It’s a hot day around here — a good one for thinking about summer reading, even though spending a day with a book isn’t on the Admissions Office agenda.  For blog readers, the first suggestion list-within-a-list for today comes from Prof. Hess, who’s got you covered if you may be taking his DHP D260 or D267 class this September.  Prof. Hess suggests:

Jihad in Saudi Arabia:  Violence and Pan-Islamism since 1979, by Thomas Hegghammer 
The Long Divergence:  How Islamic Law Held Back the Middle East
, by Timur Kuran 
The Iran Primer:  Power, Politics, and U.S. Policy
, by Robin Wright 
Afghanistan:  A Cultural and Political History
, by Thomas Barfield 
A World Without Islam
, by Graham E. Fuller 
How Capitalism Was Built:  The Transformation of Central and Eastern Europe, Russia, and Central Asia
, by Anders Aslund 
Black Garden:  Armenia and Azerbaijan Through Peace and War
, by Thomas de Waal

In response to my request, Prof. Perry told me the first book that came to mind is Jared Diamond’s Guns, Germs, and Steel, which he said is, “appropriate for Fletcher because it is cross-disciplinary — an anthropologist takes up an historical subject — and because it is jargon-free, a relief from so much that students must read.”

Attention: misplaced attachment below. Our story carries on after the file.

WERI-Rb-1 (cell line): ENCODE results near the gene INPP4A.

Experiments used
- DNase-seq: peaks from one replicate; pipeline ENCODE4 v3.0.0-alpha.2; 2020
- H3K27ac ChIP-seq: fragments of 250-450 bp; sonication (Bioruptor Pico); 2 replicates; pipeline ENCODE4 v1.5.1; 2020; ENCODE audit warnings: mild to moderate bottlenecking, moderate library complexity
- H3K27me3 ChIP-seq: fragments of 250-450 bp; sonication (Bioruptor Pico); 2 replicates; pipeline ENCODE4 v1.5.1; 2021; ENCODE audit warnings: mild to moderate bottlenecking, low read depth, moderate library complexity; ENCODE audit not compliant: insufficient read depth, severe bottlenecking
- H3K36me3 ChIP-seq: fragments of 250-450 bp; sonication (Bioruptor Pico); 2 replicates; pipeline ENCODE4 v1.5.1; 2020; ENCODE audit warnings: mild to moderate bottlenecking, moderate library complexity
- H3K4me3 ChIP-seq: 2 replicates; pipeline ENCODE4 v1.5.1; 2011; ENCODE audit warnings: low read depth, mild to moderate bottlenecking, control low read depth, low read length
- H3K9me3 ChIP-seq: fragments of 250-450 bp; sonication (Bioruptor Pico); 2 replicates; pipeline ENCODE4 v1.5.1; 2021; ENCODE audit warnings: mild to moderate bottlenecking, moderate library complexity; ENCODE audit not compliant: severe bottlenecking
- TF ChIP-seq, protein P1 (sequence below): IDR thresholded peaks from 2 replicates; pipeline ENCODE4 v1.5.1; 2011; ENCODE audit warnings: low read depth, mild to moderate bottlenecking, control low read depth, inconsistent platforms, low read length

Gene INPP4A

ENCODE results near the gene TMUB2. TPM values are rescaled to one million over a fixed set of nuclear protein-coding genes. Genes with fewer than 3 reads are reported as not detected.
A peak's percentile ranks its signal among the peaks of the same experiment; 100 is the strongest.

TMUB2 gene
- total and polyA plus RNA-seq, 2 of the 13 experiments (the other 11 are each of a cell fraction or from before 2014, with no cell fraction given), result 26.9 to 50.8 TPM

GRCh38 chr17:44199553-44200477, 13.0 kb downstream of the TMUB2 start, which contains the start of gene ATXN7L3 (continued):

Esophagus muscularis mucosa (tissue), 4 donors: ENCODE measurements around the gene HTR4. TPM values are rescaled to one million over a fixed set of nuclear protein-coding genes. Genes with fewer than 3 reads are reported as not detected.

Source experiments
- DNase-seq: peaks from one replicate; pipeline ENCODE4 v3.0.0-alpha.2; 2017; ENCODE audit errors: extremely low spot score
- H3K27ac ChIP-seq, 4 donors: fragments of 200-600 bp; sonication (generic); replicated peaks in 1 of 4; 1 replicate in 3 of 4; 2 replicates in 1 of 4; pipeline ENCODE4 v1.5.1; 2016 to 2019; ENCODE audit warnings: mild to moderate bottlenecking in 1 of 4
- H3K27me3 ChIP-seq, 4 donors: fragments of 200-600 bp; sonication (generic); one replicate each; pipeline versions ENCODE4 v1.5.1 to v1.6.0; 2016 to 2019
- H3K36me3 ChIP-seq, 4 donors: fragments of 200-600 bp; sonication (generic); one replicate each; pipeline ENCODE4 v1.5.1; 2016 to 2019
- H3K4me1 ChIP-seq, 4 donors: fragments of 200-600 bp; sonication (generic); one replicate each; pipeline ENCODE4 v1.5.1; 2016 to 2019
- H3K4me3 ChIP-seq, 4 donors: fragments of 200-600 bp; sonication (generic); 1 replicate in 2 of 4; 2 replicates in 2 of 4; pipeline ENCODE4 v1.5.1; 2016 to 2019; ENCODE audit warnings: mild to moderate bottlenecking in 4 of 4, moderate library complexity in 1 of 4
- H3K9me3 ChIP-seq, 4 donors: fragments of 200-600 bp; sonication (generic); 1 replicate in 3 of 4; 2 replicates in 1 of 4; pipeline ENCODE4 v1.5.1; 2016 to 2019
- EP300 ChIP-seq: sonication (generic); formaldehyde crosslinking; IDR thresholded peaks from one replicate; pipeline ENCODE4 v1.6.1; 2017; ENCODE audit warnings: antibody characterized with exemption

Finally (for today), Prof. Chayes keeps her recommendation in the family, by “heartily” recommending The Punishment of Virtue: Inside Afghanistan After the Taliban, by Sarah Chayes.  She notes that, “It has been much used by military and civilians alike in Afghanistan.”  And then Prof. Chayes offers an antidote for all this serious reading — a fiction selection:   Wolf Hall, by Hilary Mantel.  “Fascinating on the intrigues of government in the era of Henry VIII — much has not changed!”

Next week, I’ll point you toward some new work by the professors themselves.

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